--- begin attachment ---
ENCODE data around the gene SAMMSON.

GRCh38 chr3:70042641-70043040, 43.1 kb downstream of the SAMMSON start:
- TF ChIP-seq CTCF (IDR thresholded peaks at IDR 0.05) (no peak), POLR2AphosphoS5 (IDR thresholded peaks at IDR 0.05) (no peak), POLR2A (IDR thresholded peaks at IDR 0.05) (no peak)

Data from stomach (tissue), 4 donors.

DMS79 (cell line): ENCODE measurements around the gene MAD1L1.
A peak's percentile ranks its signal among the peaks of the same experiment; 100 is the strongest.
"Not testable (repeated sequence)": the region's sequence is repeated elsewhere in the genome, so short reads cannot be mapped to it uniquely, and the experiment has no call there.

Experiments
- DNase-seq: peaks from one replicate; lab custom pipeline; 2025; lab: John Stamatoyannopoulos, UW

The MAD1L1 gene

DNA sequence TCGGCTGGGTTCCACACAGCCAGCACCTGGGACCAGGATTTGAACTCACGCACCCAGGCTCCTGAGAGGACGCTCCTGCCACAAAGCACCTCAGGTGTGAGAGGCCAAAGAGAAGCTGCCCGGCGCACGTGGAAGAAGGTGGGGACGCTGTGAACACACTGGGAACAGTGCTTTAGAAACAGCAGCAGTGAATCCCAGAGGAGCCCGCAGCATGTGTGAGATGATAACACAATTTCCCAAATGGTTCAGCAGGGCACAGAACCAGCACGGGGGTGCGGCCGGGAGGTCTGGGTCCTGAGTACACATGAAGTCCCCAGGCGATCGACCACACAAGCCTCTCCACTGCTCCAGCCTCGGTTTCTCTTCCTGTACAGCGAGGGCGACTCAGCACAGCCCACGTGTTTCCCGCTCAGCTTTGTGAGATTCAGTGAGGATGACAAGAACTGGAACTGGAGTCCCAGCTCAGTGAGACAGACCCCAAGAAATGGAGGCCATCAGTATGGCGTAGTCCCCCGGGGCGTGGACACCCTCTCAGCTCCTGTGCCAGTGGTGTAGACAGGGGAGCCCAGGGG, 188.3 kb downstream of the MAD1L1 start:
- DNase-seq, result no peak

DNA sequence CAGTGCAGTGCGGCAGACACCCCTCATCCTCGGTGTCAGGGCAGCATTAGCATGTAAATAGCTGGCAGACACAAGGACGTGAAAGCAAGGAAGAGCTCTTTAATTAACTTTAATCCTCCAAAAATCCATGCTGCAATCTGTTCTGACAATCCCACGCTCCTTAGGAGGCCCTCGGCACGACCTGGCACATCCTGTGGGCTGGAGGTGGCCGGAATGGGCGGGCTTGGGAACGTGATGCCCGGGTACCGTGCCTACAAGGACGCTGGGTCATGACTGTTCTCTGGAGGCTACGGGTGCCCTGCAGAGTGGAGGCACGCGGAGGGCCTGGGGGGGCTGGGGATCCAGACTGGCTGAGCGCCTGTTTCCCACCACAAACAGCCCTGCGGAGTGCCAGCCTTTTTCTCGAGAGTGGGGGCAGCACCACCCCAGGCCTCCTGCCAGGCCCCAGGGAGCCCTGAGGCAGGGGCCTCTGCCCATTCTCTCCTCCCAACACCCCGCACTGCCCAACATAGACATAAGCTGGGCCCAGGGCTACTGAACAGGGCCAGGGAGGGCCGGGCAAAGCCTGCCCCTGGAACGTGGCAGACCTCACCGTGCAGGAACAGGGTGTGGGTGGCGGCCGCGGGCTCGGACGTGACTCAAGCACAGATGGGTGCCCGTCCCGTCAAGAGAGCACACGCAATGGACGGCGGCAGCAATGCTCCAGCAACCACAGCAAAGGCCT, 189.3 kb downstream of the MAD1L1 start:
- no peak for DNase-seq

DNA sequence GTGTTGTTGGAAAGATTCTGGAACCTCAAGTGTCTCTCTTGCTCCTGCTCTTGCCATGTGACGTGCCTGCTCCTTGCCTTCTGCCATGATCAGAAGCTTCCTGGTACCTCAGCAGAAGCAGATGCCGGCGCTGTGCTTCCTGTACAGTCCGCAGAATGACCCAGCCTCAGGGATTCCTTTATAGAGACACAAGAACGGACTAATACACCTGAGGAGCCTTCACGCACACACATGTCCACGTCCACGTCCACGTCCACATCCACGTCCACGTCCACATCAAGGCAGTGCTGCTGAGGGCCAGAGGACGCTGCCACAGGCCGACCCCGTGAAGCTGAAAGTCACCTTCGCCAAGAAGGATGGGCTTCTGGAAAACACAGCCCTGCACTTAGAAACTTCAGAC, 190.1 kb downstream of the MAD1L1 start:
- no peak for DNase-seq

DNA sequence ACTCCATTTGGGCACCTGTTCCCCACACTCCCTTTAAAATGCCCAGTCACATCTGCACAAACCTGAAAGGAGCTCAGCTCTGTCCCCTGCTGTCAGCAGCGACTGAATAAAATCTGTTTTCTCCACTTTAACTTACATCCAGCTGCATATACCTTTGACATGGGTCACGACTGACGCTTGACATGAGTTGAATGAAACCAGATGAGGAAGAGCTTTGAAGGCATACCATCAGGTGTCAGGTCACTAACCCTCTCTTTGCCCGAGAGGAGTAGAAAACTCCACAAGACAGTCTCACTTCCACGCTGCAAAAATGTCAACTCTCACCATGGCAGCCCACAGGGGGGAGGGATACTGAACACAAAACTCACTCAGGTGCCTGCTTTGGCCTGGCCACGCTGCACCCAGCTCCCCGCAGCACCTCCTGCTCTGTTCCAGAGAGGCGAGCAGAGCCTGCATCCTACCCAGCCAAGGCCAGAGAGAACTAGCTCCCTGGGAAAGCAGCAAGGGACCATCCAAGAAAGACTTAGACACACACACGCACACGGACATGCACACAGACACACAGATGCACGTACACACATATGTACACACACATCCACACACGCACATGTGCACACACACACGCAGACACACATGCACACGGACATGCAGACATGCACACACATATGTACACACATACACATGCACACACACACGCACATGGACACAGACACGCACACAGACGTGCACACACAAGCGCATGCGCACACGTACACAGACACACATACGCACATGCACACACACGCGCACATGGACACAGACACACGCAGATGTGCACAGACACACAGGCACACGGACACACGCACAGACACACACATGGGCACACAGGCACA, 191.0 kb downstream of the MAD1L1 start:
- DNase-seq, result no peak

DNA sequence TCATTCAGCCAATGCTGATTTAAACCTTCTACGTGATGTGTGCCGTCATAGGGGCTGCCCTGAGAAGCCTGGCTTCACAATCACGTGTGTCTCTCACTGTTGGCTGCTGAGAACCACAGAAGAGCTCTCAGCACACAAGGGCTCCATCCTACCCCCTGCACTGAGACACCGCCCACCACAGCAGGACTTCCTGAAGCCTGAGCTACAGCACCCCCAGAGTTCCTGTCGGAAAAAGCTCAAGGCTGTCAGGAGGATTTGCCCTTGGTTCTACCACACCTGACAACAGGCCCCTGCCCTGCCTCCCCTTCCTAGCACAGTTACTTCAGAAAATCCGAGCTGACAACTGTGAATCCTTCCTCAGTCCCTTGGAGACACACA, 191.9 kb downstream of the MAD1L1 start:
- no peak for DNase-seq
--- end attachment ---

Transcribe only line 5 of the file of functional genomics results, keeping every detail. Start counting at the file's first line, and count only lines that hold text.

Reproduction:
DMS79 (cell line): ENCODE measurements around the gene MAD1L1.